The sanctuary is bright, and the service, filled with hymns and "holy hugs" among congregants, offers joyful possibilities for the new year. While their parents listen to the sermon and bow their heads in prayer, the three children, dressed neatly in sweaters and sneakers, draw pictures and play silently with electronic reading games. At the end of the service, the adults and the kids, games put away, split up to attend Sunday school classes.
Kiran wants to go to the Red Lobster.
"Too bad," says his Daddy Al. "We're going to the Old Country Buffet."
Kiran is undaunted. From his spot across the living room, snuggled in his Daddy Nigel's lap, the 7-year-old repeats his appeal with a beguiling smile.
"You gotta job?" Daddy Al asks his son.
"Yeah," he replies. "Being a kid."
His parents, Alvin Williams and Nigel Simon, can't argue with that. When Kiran came into their lives at age 4, he didn't speak and hid in fear from them. At birth, he had been whisked away from a drug-dependent mother in Baltimore, and suffered abuse in his pre-adoptive home. He was labeled a "special needs" child. Three years later, Kiran's life is all about being a kid. A smart, second-grade kid flourishing under his adoptive parents' care.
Daddy Al, Daddy Nigel ("Da'Nigel" to the kids), Kiran, Alonzo, also 7, and Tiara, 8, half siblings who joined the family in July, pile yet again into the minivan, stocked with a forgotten fruit cup and Blues Clues video, and drive to the Red Lobster in Suitland, about 10 miles away. All so the kids can order macaroni and cheese (slathered with ketchup by Kiran) and chicken fingers, the same delicacies found as easily and more cheaply at the Old Country Buffet.
It is one of those overcast Sunday afternoons when families must reckon with things that can no longer be put off: homework, laundry, the week ahead. But Williams, 50, and Simon, 35, appear genuinely unfazed. Tedium, they have come to realize, is as much a part of parenthood as elation. "I could not love these children any more if they were my own biological children," says Williams, a reed-slim man with intense, closely set eyes and a thoughtful demeanor.
The men and their children, Simon says, are bound to one another, just like the three black figures in the fabric sculpture that hangs in their home. Each figure, in African dress, holds the hands of the others in an intricate knot of love.
"That's what a family is," Simon says. He is a tall man with a wide open face and shoulder-length braids. "You have two black gay men raising three children. To others, it may seem odd; to us, it's our family," he says.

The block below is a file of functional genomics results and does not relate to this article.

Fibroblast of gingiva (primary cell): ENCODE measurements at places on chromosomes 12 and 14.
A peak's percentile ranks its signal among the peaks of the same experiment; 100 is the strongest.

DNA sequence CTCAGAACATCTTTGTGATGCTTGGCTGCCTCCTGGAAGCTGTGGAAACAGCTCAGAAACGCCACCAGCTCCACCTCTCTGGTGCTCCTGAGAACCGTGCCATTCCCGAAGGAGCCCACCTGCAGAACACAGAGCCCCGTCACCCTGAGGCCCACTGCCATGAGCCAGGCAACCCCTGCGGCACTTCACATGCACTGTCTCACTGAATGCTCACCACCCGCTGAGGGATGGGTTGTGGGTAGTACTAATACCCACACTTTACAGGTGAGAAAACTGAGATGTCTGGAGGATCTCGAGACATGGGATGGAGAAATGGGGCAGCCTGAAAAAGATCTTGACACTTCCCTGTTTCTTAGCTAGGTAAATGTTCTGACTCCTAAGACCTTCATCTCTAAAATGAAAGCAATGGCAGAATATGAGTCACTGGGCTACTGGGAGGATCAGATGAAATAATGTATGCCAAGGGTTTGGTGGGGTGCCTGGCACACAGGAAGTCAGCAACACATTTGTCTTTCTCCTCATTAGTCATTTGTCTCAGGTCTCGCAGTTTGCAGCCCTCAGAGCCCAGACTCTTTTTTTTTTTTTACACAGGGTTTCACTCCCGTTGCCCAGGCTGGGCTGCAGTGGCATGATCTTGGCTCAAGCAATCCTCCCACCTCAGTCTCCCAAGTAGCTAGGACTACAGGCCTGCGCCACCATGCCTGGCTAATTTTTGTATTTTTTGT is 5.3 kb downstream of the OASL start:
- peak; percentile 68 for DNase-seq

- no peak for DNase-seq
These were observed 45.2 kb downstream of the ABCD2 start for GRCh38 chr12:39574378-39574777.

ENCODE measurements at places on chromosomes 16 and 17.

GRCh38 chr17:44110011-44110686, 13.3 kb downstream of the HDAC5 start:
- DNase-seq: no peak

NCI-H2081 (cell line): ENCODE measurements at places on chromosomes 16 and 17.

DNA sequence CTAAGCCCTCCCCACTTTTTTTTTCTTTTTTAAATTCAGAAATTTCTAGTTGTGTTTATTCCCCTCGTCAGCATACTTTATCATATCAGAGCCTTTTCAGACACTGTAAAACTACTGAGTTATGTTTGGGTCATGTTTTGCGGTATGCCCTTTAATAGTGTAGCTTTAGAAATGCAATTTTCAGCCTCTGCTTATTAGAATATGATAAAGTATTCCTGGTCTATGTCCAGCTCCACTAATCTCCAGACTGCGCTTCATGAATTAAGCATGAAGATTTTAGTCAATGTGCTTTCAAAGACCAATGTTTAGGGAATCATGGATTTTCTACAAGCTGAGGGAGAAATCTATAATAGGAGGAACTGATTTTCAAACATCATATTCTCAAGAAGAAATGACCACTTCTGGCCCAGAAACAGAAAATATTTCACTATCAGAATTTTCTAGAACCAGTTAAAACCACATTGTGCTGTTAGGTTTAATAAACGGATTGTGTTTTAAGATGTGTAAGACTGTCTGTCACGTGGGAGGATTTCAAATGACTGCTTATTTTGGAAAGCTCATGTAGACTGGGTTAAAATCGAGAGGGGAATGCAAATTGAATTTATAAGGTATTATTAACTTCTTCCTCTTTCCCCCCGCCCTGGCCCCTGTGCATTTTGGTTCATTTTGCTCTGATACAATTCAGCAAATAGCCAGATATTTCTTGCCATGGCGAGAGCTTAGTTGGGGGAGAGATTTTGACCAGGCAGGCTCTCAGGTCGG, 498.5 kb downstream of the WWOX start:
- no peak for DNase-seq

That simple, if unconventional, idea has led these two men to become activists as well as parents.
In July, Simon and Williams became one of nine gay couples challenging the Maryland law that bars same-sex marriage. The plaintiffs are represented by the American Civil Liberties Union, which is working with the advocacy group Equality Maryland to educate the public and organize political support for the lawsuit.
Given cultural expectations for gay black men, Simon and Williams might be considered radicals simply because of the typical middle-class life they lead: preparing pancake breakfasts on Saturday mornings, driving kids to martial arts class, joining the PTO. "People are learning that what's stereotypical isn't us," Williams says.
With the welfare of their children at stake, though, Williams, a dentist in private practice, and Simon, a program manager for the U.S. Environmental Protection Agency, say it's not enough to dissolve stereotypes. "I want everything these kids are due," Williams says.
Without the right to marry, gay couples are excluded from hundreds of rights, benefits and responsibilities that heterosexual married couples share. If they could marry, the entire family would be entitled to Williams' military benefits as well as tax breaks, Social Security benefits and safeguards in case of a parent's injury or death. Without being married, their individual wills are subject to challenge from family members.
Although the two co-own their house and vehicles and share a bank account, every other measure they've taken to ensure legal protection has required two separate processes, Williams says. "In the eyes of the law, we're still two strangers," he says.